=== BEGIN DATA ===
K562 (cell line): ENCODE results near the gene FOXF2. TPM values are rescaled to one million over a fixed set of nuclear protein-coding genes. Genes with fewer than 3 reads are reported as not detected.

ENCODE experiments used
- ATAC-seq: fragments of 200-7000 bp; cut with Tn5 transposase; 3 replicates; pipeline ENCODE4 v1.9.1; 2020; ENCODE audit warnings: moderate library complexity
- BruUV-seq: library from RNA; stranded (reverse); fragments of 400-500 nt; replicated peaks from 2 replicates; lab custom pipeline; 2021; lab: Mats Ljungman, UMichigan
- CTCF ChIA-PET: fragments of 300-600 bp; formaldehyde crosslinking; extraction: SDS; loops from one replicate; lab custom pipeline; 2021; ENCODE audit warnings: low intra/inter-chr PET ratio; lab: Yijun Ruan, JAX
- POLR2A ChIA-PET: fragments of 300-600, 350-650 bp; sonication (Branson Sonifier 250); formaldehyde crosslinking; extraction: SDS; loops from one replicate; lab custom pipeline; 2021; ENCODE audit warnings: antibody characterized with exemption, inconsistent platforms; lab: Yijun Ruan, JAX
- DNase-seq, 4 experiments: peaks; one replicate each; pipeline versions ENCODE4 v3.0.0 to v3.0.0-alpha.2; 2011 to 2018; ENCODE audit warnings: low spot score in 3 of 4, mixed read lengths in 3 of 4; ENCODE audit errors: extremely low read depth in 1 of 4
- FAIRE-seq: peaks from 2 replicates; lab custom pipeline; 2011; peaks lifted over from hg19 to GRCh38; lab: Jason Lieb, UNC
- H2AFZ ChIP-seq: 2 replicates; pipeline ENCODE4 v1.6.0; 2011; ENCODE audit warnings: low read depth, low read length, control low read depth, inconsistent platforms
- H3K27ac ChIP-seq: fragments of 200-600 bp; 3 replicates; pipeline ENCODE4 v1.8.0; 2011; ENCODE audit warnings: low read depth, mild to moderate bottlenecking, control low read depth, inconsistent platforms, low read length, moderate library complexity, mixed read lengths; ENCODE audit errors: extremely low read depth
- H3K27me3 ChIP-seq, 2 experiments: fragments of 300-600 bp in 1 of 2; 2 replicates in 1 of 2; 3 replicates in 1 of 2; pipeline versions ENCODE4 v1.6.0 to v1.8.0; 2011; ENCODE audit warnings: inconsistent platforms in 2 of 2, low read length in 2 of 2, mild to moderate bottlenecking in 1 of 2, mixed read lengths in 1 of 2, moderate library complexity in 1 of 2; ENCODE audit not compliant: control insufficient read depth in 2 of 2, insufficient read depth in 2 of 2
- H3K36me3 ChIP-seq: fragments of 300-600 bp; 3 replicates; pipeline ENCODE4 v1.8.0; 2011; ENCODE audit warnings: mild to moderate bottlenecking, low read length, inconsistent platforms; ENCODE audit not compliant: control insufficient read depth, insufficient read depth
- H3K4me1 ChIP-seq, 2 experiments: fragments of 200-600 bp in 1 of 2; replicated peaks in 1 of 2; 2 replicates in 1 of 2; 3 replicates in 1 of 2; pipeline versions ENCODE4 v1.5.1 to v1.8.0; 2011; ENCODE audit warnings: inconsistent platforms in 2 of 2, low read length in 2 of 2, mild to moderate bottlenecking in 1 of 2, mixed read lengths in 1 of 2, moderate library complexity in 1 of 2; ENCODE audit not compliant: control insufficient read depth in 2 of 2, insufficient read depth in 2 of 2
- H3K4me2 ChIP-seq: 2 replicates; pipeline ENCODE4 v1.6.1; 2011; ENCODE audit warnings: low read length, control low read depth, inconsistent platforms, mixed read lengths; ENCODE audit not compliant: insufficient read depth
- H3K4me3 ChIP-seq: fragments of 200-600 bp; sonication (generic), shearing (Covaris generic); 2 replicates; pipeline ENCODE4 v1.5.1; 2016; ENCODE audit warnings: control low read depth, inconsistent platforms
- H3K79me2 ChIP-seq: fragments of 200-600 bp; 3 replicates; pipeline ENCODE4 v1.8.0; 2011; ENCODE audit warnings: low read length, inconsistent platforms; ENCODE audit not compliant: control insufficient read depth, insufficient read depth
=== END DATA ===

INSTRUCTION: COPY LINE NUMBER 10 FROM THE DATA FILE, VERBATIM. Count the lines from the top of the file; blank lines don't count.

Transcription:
- H3K27ac ChIP-seq: fragments of 200-600 bp; 3 replicates; pipeline ENCODE4 v1.8.0; 2011; ENCODE audit warnings: low read depth, mild to moderate bottlenecking, control low read depth, inconsistent platforms, low read length, moderate library complexity, mixed read lengths; ENCODE audit errors: extremely low read depth